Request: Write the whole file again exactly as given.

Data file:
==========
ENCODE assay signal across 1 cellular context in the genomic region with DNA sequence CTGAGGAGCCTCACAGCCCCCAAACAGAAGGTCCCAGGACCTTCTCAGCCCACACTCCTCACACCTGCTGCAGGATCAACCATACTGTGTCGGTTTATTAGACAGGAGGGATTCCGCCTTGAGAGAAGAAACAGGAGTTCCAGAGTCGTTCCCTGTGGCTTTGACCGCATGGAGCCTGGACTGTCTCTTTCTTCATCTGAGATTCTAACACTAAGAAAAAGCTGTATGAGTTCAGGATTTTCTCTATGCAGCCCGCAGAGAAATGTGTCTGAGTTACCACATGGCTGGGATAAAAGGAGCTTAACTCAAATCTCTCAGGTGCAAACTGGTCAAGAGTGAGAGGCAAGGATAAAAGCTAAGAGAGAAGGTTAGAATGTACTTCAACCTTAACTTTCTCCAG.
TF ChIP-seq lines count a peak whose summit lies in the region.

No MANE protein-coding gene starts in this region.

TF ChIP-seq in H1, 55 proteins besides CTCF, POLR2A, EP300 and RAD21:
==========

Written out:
ENCODE assay signal across 1 cellular context in the genomic region with DNA sequence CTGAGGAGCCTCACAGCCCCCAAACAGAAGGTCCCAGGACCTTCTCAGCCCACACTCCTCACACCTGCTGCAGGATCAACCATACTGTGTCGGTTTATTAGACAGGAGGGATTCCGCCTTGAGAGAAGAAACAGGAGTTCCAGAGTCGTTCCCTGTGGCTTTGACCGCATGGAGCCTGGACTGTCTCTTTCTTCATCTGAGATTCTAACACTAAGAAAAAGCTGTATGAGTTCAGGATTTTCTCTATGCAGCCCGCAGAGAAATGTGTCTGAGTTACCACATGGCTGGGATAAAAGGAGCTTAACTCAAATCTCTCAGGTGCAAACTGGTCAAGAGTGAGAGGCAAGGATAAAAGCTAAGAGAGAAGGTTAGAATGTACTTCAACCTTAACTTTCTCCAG.
TF ChIP-seq lines count a peak whose summit lies in the region.

No MANE protein-coding gene starts in this region.

TF ChIP-seq in H1, 55 proteins besides CTCF, POLR2A, EP300 and RAD21: